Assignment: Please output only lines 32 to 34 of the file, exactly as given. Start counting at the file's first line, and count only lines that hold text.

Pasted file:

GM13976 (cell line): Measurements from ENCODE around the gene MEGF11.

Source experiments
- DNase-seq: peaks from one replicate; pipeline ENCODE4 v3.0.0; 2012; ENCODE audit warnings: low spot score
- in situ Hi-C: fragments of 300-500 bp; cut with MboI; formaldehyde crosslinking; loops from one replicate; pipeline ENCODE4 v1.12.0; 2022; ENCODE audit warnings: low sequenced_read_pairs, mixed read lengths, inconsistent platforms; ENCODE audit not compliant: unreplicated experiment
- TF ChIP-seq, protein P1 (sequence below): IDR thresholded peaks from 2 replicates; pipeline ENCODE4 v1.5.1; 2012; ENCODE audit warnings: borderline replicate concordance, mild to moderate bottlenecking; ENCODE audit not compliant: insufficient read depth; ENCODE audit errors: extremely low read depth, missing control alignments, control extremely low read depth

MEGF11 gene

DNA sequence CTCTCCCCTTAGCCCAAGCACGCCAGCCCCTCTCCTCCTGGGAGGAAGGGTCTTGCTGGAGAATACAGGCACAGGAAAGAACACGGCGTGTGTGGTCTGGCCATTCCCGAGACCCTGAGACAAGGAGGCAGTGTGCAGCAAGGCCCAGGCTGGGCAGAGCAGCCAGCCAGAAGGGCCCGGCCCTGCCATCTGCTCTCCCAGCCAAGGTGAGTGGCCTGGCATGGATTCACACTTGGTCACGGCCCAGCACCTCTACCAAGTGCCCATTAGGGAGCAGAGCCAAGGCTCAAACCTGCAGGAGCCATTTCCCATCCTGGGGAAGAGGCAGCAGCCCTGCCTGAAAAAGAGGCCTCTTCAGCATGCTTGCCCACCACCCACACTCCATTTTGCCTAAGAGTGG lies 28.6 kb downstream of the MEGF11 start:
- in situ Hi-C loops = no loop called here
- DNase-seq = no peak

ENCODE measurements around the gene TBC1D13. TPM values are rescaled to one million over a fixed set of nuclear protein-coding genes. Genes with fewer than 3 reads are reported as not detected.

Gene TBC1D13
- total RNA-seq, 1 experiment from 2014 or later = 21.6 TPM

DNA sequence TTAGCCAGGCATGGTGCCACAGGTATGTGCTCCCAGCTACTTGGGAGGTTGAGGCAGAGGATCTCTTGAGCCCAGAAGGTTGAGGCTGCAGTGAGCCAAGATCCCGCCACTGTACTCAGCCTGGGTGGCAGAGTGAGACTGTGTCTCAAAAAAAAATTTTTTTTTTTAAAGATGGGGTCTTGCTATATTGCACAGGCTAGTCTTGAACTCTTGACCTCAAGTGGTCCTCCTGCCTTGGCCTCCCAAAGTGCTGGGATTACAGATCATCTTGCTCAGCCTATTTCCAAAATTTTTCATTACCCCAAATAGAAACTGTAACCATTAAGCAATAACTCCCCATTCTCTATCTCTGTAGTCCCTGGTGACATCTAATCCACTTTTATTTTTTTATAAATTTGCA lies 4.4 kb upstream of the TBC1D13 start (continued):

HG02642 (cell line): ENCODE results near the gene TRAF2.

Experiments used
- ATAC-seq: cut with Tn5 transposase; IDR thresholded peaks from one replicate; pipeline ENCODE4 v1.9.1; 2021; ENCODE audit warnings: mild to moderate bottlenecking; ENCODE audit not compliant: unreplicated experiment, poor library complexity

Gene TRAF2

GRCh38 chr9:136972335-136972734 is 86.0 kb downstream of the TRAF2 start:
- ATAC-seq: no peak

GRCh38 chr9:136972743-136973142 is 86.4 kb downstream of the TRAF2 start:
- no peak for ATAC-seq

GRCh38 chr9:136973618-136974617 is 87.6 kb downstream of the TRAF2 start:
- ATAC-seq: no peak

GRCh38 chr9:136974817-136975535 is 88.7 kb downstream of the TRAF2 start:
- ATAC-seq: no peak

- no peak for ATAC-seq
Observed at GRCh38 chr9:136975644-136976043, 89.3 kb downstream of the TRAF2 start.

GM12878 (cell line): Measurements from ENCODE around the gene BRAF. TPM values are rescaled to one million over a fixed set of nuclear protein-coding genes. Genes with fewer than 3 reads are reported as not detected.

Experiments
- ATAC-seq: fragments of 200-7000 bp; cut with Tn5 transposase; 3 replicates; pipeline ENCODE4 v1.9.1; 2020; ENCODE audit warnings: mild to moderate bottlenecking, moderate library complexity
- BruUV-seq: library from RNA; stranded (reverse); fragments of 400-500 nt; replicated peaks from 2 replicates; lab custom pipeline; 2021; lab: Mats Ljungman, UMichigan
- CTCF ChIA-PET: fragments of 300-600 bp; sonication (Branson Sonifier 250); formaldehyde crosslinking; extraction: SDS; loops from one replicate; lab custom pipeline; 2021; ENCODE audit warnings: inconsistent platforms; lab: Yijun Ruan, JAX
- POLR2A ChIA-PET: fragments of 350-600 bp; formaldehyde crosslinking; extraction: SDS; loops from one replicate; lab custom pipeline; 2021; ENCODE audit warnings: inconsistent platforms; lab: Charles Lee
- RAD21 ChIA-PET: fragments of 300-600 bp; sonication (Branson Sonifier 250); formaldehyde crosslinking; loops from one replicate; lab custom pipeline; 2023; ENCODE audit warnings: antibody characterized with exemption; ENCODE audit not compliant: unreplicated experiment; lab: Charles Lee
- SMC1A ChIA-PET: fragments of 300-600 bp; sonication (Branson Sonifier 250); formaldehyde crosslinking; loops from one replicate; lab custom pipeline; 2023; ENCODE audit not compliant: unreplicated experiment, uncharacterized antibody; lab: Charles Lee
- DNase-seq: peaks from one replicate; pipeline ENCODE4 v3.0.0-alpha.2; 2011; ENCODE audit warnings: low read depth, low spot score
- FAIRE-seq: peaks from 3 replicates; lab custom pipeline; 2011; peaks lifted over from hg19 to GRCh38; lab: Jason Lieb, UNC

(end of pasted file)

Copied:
- CTCF ChIA-PET: fragments of 300-600 bp; sonication (Branson Sonifier 250); formaldehyde crosslinking; extraction: SDS; loops from one replicate; lab custom pipeline; 2021; ENCODE audit warnings: inconsistent platforms; lab: Yijun Ruan, JAX
- POLR2A ChIA-PET: fragments of 350-600 bp; formaldehyde crosslinking; extraction: SDS; loops from one replicate; lab custom pipeline; 2021; ENCODE audit warnings: inconsistent platforms; lab: Charles Lee
- RAD21 ChIA-PET: fragments of 300-600 bp; sonication (Branson Sonifier 250); formaldehyde crosslinking; loops from one replicate; lab custom pipeline; 2023; ENCODE audit warnings: antibody characterized with exemption; ENCODE audit not compliant: unreplicated experiment; lab: Charles Lee